Those of us working for strata communities have probably heard the following at least once:
“Doesn’t the strata manager do that?” (or, even better, “doesn’t ‘the strata’ do that?”).
A regular complaint of strata managers I work with is that the communities they manage – I’ll call them ‘clients’ – don’t understand the role of their strata manager. Sometimes the client expects ‘more’, or at least ‘different’, and is disappointed or even angry when more or different is not delivered.
Strata managers are not unique in hearing this complaint. Lawyers hear it too, as I’m sure do many others in professional services.
The question arises from the unrealistic expectation of the client. But the blame cannot rest there alone.
The failing on the part of the professional is the lack of effective (or any) communication about the service that has been agreed upon.
Do you explain to your clients what falls within and without the scope of your engagement? Taking a step back, doyou know what falls within and without the scope of your engagement? Most professionals providing a service will have some kind of engagement contract or agreement which sets out this scope in writing (if you don’t, then you absolutely should). For strata managers, that’s your agency agreement. You might know very well what’s in that document, but here’s the kicker: does your client? They might have signed it, but have they read it? Do they even know it exists? When you’re dealing with a community which may comprise over 100 owners, I can probably guarantee there are a few out there who have no idea what this document says or does.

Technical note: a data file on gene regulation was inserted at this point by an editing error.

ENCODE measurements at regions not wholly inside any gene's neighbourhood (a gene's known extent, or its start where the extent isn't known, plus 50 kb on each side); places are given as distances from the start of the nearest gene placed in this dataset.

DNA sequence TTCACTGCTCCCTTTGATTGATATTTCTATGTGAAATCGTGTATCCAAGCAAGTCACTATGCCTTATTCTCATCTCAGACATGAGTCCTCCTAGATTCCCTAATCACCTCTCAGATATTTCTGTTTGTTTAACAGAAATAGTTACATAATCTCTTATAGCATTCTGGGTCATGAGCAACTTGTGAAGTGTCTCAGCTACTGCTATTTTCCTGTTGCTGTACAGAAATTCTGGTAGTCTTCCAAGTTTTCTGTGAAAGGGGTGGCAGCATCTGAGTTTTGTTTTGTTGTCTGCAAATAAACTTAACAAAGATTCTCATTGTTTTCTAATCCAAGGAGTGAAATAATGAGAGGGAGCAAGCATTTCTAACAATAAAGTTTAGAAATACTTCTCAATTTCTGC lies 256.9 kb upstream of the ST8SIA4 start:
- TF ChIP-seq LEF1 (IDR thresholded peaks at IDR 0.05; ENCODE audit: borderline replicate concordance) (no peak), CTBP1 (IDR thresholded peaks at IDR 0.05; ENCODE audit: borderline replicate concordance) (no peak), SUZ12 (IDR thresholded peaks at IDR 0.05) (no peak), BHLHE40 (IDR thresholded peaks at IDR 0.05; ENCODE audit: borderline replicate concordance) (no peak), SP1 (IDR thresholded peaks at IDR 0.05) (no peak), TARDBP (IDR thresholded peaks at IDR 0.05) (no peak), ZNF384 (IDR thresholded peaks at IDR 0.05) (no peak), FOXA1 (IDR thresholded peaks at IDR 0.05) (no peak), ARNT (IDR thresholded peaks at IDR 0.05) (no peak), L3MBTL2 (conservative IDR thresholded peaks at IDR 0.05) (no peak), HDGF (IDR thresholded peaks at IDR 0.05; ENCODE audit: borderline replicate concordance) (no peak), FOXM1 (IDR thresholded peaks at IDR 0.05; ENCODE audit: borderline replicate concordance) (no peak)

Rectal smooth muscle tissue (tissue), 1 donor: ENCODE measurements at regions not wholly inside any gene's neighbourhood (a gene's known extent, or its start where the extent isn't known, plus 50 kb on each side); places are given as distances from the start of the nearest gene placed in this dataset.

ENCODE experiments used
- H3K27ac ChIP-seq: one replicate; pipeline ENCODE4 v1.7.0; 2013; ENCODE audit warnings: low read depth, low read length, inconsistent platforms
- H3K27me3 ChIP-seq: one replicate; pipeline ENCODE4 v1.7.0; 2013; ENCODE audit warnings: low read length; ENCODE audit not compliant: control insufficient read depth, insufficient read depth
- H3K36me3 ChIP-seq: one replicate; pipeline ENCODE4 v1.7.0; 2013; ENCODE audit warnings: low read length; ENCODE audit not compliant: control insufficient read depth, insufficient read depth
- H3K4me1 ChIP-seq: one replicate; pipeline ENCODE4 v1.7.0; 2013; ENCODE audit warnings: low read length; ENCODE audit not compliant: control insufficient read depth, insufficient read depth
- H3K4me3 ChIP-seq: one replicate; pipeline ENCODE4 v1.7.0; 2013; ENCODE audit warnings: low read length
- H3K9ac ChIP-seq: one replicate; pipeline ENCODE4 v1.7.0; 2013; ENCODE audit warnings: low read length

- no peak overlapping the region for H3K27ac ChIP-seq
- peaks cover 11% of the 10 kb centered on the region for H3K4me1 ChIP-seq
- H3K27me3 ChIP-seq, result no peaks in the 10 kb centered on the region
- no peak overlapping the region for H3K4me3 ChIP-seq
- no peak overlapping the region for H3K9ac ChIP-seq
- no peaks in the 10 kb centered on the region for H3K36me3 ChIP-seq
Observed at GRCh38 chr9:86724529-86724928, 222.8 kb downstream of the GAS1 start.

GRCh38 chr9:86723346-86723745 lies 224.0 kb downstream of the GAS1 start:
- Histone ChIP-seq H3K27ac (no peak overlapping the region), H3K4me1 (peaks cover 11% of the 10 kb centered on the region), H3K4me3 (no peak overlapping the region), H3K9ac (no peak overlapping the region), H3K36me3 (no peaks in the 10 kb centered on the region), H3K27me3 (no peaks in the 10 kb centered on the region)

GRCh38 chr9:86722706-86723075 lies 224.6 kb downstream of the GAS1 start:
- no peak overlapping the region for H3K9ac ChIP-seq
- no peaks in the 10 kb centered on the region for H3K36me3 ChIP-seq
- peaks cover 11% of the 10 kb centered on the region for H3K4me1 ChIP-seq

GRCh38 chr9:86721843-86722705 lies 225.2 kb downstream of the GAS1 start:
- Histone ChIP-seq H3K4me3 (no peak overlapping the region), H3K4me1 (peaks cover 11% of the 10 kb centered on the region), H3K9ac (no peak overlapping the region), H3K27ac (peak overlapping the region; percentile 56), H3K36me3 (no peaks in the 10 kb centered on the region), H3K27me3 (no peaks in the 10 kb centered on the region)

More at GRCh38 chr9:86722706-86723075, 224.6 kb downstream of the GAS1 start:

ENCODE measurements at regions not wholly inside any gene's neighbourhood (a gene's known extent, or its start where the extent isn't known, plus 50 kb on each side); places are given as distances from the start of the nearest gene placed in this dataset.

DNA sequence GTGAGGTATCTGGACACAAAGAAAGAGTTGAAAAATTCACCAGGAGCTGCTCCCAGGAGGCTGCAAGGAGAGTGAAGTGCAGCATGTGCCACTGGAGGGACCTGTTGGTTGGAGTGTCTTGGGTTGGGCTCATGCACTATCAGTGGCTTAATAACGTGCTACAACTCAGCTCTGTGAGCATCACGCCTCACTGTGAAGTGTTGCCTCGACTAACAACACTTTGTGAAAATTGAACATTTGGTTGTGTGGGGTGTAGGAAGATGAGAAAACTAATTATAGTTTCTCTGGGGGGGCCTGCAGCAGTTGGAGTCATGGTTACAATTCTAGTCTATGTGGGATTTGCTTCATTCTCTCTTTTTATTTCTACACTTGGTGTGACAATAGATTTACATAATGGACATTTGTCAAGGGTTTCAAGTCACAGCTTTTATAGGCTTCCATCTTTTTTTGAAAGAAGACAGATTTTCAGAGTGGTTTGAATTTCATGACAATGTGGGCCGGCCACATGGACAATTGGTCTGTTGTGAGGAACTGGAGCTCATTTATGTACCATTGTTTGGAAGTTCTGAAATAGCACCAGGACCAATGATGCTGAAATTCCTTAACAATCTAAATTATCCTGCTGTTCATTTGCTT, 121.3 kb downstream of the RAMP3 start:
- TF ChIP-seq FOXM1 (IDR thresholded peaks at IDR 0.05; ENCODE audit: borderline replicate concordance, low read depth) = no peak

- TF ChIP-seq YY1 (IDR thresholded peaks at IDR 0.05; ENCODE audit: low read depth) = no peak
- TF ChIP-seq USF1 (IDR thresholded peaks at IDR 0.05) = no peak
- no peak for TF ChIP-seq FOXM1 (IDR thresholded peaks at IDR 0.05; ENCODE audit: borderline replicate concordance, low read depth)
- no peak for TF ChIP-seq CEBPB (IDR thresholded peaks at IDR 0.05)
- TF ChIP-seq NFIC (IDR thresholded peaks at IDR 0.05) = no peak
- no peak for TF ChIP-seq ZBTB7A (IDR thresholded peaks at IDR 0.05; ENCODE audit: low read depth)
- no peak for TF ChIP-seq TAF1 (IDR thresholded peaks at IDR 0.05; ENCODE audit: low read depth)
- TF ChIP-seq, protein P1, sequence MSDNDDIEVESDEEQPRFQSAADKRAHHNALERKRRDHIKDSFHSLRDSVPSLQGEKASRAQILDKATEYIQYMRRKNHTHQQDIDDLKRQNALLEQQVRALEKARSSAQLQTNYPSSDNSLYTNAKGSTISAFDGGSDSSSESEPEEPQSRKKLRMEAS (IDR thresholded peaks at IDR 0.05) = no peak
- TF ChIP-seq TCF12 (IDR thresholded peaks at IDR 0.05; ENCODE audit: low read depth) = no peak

Communicating the scope of your professional service to your client is key to setting – and then meeting – your client’s realistic expectations. If you can’t communicate that scope, then you probably don’t understand it yourself and it’s time to revisit your engagement document.
Strata managers might like to think about producing a short, readable, dot point list that can be circulated around the community, or placed on the community’s website.
Assuming that knowledge and understanding exists where it doesn’t can lead to the breakdown of an otherwise good professional relationship. You don’t know what your clients don’t know, so remember to communicate the basics:
(1) this is what you have engaged me to do
(2) this is what I’m doing, and
(3) this is what I can do, if you ask.
The information contained in this article is not legal advice. This article is intended to provide general information in summary form only. You should not rely on the content of this article as legal advice. If you would like advice specific to you and your situation, please contact us.